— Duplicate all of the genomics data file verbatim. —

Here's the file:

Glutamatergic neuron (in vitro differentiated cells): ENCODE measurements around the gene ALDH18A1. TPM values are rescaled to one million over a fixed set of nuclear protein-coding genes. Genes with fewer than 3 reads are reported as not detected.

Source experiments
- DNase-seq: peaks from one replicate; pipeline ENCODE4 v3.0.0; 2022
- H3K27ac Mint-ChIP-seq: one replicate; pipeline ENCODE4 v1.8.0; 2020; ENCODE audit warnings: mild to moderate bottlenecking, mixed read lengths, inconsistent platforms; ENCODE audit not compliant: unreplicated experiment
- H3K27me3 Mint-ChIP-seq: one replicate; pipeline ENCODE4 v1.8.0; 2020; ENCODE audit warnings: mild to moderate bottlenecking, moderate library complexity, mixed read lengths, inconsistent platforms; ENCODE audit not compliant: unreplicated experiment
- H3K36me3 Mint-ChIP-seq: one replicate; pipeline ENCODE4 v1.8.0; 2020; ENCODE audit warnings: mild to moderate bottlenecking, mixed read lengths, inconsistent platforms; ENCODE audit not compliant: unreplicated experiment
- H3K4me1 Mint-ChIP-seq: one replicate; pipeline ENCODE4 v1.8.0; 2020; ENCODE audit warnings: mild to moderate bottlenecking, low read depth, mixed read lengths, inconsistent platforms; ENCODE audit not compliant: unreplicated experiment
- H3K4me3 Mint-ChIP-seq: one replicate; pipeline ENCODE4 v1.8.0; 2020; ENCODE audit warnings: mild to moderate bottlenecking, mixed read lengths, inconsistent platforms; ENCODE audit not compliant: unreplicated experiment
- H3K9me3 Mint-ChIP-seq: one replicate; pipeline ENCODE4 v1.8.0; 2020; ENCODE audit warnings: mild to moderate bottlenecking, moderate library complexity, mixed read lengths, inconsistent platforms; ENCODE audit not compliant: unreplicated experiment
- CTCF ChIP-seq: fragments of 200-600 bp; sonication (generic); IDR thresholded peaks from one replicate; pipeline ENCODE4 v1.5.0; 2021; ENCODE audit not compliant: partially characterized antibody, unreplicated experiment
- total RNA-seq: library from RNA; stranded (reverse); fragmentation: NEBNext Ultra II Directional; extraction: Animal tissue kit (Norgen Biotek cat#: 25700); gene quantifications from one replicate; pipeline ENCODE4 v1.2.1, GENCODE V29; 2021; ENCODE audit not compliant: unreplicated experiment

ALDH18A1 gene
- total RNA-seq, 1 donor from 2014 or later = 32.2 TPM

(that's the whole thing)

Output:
Glutamatergic neuron (in vitro differentiated cells): ENCODE measurements around the gene ALDH18A1. TPM values are rescaled to one million over a fixed set of nuclear protein-coding genes. Genes with fewer than 3 reads are reported as not detected.

Source experiments
- DNase-seq: peaks from one replicate; pipeline ENCODE4 v3.0.0; 2022
- H3K27ac Mint-ChIP-seq: one replicate; pipeline ENCODE4 v1.8.0; 2020; ENCODE audit warnings: mild to moderate bottlenecking, mixed read lengths, inconsistent platforms; ENCODE audit not compliant: unreplicated experiment
- H3K27me3 Mint-ChIP-seq: one replicate; pipeline ENCODE4 v1.8.0; 2020; ENCODE audit warnings: mild to moderate bottlenecking, moderate library complexity, mixed read lengths, inconsistent platforms; ENCODE audit not compliant: unreplicated experiment
- H3K36me3 Mint-ChIP-seq: one replicate; pipeline ENCODE4 v1.8.0; 2020; ENCODE audit warnings: mild to moderate bottlenecking, mixed read lengths, inconsistent platforms; ENCODE audit not compliant: unreplicated experiment
- H3K4me1 Mint-ChIP-seq: one replicate; pipeline ENCODE4 v1.8.0; 2020; ENCODE audit warnings: mild to moderate bottlenecking, low read depth, mixed read lengths, inconsistent platforms; ENCODE audit not compliant: unreplicated experiment
- H3K4me3 Mint-ChIP-seq: one replicate; pipeline ENCODE4 v1.8.0; 2020; ENCODE audit warnings: mild to moderate bottlenecking, mixed read lengths, inconsistent platforms; ENCODE audit not compliant: unreplicated experiment
- H3K9me3 Mint-ChIP-seq: one replicate; pipeline ENCODE4 v1.8.0; 2020; ENCODE audit warnings: mild to moderate bottlenecking, moderate library complexity, mixed read lengths, inconsistent platforms; ENCODE audit not compliant: unreplicated experiment
- CTCF ChIP-seq: fragments of 200-600 bp; sonication (generic); IDR thresholded peaks from one replicate; pipeline ENCODE4 v1.5.0; 2021; ENCODE audit not compliant: partially characterized antibody, unreplicated experiment
- total RNA-seq: library from RNA; stranded (reverse); fragmentation: NEBNext Ultra II Directional; extraction: Animal tissue kit (Norgen Biotek cat#: 25700); gene quantifications from one replicate; pipeline ENCODE4 v1.2.1, GENCODE V29; 2021; ENCODE audit not compliant: unreplicated experiment

ALDH18A1 gene
- total RNA-seq, 1 donor from 2014 or later = 32.2 TPM